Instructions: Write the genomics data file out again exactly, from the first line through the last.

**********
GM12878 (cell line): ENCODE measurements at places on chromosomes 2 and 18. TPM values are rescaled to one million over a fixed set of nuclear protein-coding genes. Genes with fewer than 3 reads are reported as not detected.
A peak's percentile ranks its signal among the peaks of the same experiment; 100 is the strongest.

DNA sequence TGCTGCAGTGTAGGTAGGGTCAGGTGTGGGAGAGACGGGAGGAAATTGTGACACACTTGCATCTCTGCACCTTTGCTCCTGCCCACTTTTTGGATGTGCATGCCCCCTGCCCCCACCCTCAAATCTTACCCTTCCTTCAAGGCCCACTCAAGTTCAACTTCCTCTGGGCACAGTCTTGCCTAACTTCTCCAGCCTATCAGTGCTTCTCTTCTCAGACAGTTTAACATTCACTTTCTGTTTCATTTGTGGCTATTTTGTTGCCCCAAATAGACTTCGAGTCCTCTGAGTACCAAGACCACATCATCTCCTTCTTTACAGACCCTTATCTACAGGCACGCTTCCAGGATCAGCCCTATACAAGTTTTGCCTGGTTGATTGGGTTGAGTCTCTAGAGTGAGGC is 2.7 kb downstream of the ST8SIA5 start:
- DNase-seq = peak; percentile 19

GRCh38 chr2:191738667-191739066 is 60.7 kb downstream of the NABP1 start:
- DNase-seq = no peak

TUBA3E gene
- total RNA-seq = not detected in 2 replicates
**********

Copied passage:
GM12878 (cell line): ENCODE measurements at places on chromosomes 2 and 18. TPM values are rescaled to one million over a fixed set of nuclear protein-coding genes. Genes with fewer than 3 reads are reported as not detected.
A peak's percentile ranks its signal among the peaks of the same experiment; 100 is the strongest.

DNA sequence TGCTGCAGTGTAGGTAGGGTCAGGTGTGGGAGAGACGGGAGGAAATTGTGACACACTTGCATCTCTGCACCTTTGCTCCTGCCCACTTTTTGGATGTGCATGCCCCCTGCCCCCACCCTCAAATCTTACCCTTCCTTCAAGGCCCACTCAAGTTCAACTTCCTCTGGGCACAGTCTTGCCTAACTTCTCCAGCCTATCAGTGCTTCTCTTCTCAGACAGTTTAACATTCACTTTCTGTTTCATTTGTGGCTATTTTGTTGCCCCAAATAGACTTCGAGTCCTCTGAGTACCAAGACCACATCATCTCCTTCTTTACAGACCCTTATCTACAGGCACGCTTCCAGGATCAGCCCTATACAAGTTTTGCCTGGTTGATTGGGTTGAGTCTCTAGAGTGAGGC is 2.7 kb downstream of the ST8SIA5 start:
- DNase-seq = peak; percentile 19

GRCh38 chr2:191738667-191739066 is 60.7 kb downstream of the NABP1 start:
- DNase-seq = no peak

TUBA3E gene
- total RNA-seq = not detected in 2 replicates